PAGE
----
READ: See Live Blog: Severe Storm Threat Continues Today for the latest storm reports.
11:25 a.m. EST Wednesday: There are reports of trees down all around the Pittsburgh area. There was a 67-mph wind gust Westmoreland County, Pa.
11:00 a.m. EST Wednesday: Multiple trees were reported down in Washington, Fayette, and Allegheny counties in Pa., as well as Marion, W.Va. A 67-mph wind gust blew through Lawson Heights, Westmoreland County, Pa.
There's a radar-indicated tornado near Peach Tree, Ga. Law-enforcement has reported a funnel cloud with that storm.
10:40 a.m. EST Wednesday: Damaging winds are heading through western Pa. right now through northern W.Va. The squall line is about to come through Morgantown, W.Va.
10:20 a.m. EST Wednesday: The squall line is from the Great Lakes all the way down to Georgia. Winds are gusting to 62-mph in Wheeling, W.Va.
9:18 a.m. EST Wednesday: Heavy rain was reported in Elkhart, Marshall and St. Joseph counties, Ind., with 2 inches plus over the past 24 hours.
8:50 a.m. EST Wednesday: A number of high wind reports are coming in from Ohio and Kentucky this morning. The highest wind gust reported so far is 52 mph in Norwich, Ohio.
8:30 a.m. EST Wednesday:
8:00 a.m. EST Wednesday: "I think our severe weather event may turn into more of a flooding event with time," AccuWeather Meteorologist Henry Margusity said. "Most of the severe weather will stay in the southeast today."
7:20 a.m. EST Wednesday: According to emergency management, wind knocked down multiple trees near Rogersville, Ala. Somerset Pulaski Airport, Ky., reported a 64-mph wind gust.
6:40 a.m. EST Wednesday: At least one person was injured when strong winds damaged a mobile home near New Market, Ky. Numerous power lines were also reported down.
5:30 a.m. EST Wednesday: The wicked storms blasted through Louisville and Nashville between 4 and 5 a.m. Winds gusted over 60 mph in many places and numerous damage reports have been received including "Top floor of 3 story building gone in Mount Juliet, Tenn." A preliminary report from the National Weather Service in the same town shows a gust of 105 mph!
3:10 a.m. EST Wednesday: A possible tornado was reported near Bethel Springs, Tenn. Occupants were trapped in their vehicle with trees down on the car.
2:42 a.m. EST Wednesday: The severe threat is far from over as storms continue to move eastward. Louisville and Nashville can expect rough weather in the next hour or two. Damage reports also continue to come in including the destruction of a concrete garage in Spencer County, Ind.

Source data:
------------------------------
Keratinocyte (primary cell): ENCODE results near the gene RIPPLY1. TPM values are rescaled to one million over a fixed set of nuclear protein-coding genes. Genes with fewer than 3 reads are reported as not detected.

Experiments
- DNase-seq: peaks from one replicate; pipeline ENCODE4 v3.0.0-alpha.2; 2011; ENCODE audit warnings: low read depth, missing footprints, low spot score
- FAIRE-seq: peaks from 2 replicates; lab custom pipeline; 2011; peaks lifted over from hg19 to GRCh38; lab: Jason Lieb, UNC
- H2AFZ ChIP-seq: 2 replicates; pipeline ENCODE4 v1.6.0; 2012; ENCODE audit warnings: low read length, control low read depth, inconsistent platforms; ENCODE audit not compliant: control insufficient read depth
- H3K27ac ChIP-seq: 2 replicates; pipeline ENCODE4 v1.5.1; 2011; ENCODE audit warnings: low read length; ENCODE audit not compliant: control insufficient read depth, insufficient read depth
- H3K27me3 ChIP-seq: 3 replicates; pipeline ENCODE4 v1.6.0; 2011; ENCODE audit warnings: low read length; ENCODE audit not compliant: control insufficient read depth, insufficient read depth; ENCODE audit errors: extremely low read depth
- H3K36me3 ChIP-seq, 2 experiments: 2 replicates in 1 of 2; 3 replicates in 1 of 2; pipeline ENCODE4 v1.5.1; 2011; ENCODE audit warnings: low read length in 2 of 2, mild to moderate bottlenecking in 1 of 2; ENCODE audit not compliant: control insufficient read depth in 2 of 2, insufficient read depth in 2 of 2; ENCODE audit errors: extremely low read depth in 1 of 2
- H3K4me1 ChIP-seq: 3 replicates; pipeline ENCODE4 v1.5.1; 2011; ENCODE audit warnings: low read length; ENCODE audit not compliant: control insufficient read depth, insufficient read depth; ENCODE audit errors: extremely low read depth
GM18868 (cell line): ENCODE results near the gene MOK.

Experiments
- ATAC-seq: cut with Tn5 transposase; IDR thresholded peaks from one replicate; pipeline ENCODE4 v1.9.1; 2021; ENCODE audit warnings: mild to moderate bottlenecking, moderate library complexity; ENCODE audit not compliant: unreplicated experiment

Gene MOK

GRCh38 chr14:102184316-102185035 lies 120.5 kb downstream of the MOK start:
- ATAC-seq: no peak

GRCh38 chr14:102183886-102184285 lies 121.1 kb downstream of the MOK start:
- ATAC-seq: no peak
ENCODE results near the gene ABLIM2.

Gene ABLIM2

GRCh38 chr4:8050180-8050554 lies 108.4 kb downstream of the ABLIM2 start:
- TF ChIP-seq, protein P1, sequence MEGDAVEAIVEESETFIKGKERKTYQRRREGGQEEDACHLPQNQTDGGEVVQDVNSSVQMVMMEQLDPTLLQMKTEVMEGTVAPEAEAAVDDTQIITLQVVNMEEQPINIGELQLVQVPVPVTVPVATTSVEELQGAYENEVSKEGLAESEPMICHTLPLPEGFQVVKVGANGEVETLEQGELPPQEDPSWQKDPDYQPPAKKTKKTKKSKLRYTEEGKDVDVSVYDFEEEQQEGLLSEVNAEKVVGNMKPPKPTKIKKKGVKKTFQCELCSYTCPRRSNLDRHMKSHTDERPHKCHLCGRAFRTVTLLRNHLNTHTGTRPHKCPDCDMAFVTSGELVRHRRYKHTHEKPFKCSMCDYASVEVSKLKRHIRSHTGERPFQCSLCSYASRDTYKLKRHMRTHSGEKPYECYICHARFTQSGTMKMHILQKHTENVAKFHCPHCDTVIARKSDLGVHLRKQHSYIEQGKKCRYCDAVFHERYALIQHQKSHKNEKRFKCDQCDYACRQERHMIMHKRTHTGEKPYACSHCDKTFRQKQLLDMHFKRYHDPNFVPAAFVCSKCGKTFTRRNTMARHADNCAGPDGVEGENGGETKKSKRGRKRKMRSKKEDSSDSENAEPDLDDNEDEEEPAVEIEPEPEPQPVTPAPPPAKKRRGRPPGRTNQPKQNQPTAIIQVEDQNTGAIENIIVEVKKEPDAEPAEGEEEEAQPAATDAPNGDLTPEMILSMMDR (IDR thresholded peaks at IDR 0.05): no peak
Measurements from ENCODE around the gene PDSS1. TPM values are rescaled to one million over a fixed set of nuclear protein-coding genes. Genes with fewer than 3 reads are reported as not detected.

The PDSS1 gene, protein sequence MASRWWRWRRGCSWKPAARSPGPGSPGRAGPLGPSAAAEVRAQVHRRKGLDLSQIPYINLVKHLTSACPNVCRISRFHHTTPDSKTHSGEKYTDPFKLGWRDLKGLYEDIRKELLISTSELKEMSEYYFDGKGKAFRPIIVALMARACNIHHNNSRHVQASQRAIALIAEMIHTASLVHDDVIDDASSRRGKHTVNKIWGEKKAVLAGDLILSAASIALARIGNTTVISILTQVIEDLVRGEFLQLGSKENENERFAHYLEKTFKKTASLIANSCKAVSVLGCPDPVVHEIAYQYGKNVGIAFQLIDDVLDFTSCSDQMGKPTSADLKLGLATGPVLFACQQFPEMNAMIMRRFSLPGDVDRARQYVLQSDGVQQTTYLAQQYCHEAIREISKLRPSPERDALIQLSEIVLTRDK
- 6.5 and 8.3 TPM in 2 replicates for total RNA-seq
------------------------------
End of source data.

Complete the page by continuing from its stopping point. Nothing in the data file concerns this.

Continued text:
1:55 a.m. EST Wednesday: The squall line has blasted through Indianapolis with wind gusts over 55 mph.
12:55 a.m. EST Wednesday: There have been reports of flooding in Crawford, Washington, Iron and Madison counties, Mo. The heavy rain can cause flooded roads and reduced visibility. As always, never drive through a flooded roadway.
12:35 a.m. EST Wednesday: Metropolis, Ill., measured a wind gust to 68 mph and power lines were reported down. In addition, two plate glass windows were blown out in the downtown area.
11:31 p.m. EST Tuesday: Numerous trees down and one person was reported injured in Galatia, IL. 70 mph wind gusts were measured nearby.
10:48 p.m. EST Tuesday: A wind gust of 63 mph was reported in Carbondale, Ill. Farther north, a 59 mph gust ripped through Mount Vernon, Ill. and a 53 mph gust was observed in Effingham.
10:33 p.m. EST Tuesday: Another funnel cloud was spotted just west of Cape Girardeau, MO along I-55 near exit 99. Just a bit farther east, straight line winds overturned a semi and trailer along Highway 25.
10:23 p.m. EST Tuesday: A funnel cloud was reported just east of Dexter, Mo. (Stoddard County). Just to the west, numerous downed trees were reported in Wayne and Stoddard counties.
10:15 p.m. EST Tuesday: Law enforcement in Drew County, Ark. reported a person was shocked by lightning and an ambulance was called. Just moments earlier, a wind gust of 60 mph was reported nearby in Monticello.
9:57 p.m. EST Tuesday: "The threat for severe weather will shift eastward across the lower Mississippi Valley into the lower Ohio and Tennessee Valleys. The main impact will be damaging winds and isolated tornados," said AccuWeather.com Expert Senior Meteorologist Bob Smerbeck.
Locations to be affected early on will be Evansville, IN, Paducah, KY, Memphis, TN, and Greenville, MS. Severe weather will reach Nashville, TN and Columbus, MS before daybreak.
9:33 p.m. EST Tuesday: 52 mph gust recorded in Ripley County, MO. Porch ripped off of home in county, and many trees downed.
8:30 p.m. EST Tuesday: "Between now and midnight, the greatest tornado threat is across the southern half of Arkansas and northwestern Mississippi," AccuWeather.com Meteorologist Erik Pindrock said. "Areas within a polygon from Memphis, TN to Little Rock, AR to Texarkana, AR to Greenville, MS are at the greatest risk for severe storms possibly containing a tornado."
8:27 p.m. EST Tuesday: Roof blown off of a building on Highway 82 East in Leland, MS.
7:47 p.m. EST Tuesday: Delayed report of a tornado by a spotter in Crawford County, Ark. around 3:00 pm CST. Trees downed in the area.